FOSSPicks

FOSSPicks

Article from Issue 230/2020
Author(s):

This issue's copy was almost late after Graham rediscovered just how immersive and addictive the 1997 game, Blade Runner, can be when recreated on the latest release of ScummVM. Plus, Graham explores Blender 2.8, Amass, Cookbook, Mangl, Cawbird, Chiaki, and more!

3D designer/editor/renderer

Blender 2.8

Blender really needs no introduction. It's one of the best known open source projects in the world. By showing open source's capabilities, regardless of platform, it has become a flag bearer for the entire movement. All of this is a long way from the uncertainty of 2002's Free Blender campaign, which raised over $100,000 to release the formerly proprietary source code. Blender is now a 3D platform to be reckoned with. In recent months, the project has been given grants worth millions of dollars by Epic Games and NVidia and is celebrating this huge milestone release of Blender 2.8. It has features that compete with some of the best commercial offerings. In some cases, like its functional 3D viewport, it even surpasses them.

Version 2.8 has been a long time coming. So long, that we've already looked at some of its features, such as the Principled BSDF shader (issue 203, October 2017), through their long gestation in Blender 2.7. But it's the GUI overhaul that's going to get the most attention. The old GUI was functional but arcane. In the past, right-click select objects, and users needed to frequently remember keyboard commands when the GUI made it difficult to understand which mode you were working in. All of this made learning to use Blender harder than it should have been, and many casual users would mention this difficulty in relation to its user interface.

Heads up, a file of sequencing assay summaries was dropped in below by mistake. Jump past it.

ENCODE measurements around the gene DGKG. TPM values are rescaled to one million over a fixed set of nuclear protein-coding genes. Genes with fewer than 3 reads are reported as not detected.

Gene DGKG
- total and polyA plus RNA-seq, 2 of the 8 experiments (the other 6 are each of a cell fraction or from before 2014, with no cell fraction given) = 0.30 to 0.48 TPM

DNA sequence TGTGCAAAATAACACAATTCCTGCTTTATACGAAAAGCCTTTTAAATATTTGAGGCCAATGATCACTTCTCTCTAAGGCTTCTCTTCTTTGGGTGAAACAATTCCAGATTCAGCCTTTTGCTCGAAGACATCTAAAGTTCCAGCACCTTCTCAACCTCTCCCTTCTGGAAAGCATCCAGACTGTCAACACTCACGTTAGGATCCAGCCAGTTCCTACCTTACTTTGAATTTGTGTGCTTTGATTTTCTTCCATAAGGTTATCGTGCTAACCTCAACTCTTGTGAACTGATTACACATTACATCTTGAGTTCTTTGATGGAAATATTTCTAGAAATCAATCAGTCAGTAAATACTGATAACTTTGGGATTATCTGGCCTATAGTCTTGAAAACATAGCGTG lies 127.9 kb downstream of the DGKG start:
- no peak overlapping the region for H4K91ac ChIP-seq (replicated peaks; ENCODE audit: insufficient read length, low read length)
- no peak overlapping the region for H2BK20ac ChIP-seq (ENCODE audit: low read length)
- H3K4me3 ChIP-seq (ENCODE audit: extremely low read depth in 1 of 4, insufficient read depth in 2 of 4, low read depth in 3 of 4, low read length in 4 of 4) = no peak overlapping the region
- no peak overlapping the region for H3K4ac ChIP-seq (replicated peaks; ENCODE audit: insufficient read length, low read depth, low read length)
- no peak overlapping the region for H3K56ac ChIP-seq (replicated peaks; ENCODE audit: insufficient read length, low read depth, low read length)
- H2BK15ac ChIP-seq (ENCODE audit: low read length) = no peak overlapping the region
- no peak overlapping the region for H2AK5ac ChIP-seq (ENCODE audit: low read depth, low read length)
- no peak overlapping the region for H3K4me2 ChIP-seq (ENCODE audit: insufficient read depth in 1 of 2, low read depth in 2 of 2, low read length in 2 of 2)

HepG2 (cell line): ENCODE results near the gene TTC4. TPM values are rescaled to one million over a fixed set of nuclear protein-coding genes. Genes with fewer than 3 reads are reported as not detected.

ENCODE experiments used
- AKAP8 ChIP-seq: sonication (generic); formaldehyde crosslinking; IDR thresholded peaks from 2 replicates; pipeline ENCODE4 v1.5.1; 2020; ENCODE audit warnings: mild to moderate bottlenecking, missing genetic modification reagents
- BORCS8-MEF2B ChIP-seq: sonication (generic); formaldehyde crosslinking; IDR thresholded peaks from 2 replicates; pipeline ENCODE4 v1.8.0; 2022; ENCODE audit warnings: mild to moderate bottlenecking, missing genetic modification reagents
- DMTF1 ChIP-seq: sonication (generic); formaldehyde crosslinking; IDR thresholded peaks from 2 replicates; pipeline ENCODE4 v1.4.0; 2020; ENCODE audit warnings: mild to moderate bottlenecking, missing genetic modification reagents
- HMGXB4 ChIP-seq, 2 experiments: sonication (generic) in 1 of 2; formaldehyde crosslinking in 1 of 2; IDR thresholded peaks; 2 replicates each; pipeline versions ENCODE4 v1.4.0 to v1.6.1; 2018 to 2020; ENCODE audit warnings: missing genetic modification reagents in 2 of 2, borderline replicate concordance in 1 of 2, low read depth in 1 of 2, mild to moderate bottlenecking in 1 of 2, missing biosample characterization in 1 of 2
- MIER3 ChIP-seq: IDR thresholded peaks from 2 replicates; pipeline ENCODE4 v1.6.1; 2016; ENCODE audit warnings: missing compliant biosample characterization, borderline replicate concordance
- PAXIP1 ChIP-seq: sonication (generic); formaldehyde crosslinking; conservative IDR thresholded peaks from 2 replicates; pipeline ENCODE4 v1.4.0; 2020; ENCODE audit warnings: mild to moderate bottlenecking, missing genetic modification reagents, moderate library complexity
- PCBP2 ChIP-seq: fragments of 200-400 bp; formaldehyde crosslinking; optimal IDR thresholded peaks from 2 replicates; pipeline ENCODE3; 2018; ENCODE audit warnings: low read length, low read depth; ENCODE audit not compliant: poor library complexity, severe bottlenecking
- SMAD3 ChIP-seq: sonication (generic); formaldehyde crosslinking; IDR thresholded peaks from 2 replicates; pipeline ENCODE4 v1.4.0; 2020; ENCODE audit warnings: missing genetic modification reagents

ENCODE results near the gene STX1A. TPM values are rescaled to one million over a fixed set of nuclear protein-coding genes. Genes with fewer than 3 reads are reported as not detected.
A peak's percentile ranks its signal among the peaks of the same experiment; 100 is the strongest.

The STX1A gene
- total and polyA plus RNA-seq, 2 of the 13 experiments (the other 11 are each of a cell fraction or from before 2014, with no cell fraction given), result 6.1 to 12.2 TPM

When you launch 2.8, you immediately notice the huge UI improvements. Not only has the iconography been redesigned, it's now colorful! The scene collection pops in green and orange, and the various properties actually look tabbed.. The viewport has a brilliant little x, y, and z indicator in red, green, and blue that can be dragged to rotate the view. This means you no longer need to use a keyboard's number pad for setting the view, which is especially useful for those of us with keyboards that lack one. But the main visual upgrade is the toolbar on the left of the viewport. This changes according to context and lets you explore what's possible from your current state. In Object mode, for instance, there are icons for moving and transforming. Switch to Texture Paint for paint and mask. Switch to Sculpting mode and you realize how many options you never knew existed. It makes Blender much more discoverable and easier to learn.

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